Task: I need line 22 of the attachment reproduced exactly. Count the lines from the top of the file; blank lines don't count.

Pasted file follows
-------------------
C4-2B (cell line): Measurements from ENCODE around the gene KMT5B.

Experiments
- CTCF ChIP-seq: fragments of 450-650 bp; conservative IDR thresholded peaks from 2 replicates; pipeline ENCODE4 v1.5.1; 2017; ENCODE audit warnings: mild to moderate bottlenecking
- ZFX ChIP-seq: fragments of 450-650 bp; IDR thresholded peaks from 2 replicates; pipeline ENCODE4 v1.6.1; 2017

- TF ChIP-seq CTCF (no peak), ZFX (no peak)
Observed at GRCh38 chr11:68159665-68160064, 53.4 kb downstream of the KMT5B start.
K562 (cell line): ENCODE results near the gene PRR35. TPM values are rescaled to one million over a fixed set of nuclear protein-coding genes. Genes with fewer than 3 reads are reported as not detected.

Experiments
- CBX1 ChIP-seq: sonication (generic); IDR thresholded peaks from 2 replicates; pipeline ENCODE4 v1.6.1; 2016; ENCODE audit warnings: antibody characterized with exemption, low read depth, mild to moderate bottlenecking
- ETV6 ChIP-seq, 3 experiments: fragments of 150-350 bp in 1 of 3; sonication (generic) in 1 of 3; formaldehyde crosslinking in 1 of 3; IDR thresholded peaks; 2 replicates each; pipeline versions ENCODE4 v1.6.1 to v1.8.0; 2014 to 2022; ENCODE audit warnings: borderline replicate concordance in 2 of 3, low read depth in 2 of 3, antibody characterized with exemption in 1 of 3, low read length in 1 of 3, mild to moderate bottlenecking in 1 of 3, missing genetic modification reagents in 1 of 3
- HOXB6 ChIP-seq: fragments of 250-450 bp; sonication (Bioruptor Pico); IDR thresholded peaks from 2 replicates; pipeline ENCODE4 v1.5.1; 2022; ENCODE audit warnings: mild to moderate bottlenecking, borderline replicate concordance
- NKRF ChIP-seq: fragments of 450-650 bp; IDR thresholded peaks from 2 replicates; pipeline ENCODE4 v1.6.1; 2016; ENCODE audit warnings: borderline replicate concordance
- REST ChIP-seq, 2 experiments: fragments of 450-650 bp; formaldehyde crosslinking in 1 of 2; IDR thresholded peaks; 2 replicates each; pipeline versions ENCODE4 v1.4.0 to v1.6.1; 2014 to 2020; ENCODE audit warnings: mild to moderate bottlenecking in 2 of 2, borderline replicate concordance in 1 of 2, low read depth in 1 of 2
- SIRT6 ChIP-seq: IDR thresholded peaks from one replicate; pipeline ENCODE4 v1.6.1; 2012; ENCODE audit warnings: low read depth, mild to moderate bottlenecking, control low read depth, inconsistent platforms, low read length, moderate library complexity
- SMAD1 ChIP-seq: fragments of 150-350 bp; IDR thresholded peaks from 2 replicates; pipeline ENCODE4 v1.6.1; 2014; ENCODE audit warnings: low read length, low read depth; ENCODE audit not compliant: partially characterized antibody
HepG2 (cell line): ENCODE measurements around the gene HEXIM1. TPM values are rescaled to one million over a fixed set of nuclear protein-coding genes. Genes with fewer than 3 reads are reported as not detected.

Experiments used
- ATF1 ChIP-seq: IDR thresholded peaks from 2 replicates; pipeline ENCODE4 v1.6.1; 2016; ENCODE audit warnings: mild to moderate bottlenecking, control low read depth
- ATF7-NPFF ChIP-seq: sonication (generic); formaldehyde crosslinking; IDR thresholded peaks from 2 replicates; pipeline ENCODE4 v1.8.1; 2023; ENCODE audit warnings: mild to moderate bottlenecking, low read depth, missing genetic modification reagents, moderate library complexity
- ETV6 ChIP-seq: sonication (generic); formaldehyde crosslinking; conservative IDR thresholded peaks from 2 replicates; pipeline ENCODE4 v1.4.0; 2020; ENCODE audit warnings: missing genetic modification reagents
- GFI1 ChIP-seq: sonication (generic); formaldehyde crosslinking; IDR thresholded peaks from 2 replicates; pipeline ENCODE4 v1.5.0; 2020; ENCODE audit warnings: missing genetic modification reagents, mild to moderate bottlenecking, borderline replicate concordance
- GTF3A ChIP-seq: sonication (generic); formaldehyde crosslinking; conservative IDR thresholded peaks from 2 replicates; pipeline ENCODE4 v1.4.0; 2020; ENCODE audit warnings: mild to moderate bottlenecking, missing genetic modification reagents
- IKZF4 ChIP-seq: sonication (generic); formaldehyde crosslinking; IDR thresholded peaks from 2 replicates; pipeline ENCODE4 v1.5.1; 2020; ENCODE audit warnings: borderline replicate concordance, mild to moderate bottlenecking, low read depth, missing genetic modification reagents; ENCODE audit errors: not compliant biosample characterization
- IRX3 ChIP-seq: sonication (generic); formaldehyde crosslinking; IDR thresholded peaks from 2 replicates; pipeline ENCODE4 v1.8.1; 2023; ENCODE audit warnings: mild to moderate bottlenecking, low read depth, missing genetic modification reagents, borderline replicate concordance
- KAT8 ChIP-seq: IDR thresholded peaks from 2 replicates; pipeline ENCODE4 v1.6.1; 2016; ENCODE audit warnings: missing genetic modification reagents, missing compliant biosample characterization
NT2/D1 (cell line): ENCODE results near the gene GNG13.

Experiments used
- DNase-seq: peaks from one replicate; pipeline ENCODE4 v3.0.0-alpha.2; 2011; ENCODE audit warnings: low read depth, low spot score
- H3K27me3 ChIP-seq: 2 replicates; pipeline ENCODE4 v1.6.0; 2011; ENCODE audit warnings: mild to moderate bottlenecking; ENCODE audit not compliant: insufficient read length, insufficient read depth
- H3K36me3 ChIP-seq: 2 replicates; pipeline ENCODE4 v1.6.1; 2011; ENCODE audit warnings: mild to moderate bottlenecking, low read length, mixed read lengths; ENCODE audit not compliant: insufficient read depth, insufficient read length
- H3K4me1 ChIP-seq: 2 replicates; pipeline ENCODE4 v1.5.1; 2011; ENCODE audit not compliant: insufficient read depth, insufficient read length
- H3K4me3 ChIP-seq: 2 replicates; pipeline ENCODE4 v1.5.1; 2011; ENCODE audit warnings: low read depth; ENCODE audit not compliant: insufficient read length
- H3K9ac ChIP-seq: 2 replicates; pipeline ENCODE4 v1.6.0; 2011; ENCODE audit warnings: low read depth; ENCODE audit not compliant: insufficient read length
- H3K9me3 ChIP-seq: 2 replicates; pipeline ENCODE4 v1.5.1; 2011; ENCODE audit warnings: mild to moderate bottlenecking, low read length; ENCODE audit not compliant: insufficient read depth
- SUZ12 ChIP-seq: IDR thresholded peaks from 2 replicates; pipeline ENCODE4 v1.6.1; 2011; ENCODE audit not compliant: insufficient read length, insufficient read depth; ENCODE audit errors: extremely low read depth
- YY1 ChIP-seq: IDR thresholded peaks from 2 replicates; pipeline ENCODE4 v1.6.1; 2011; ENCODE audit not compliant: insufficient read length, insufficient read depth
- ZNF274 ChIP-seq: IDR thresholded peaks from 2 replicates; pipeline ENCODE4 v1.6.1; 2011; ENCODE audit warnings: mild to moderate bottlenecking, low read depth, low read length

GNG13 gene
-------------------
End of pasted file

- GTF3A ChIP-seq: sonication (generic); formaldehyde crosslinking; conservative IDR thresholded peaks from 2 replicates; pipeline ENCODE4 v1.4.0; 2020; ENCODE audit warnings: mild to moderate bottlenecking, missing genetic modification reagents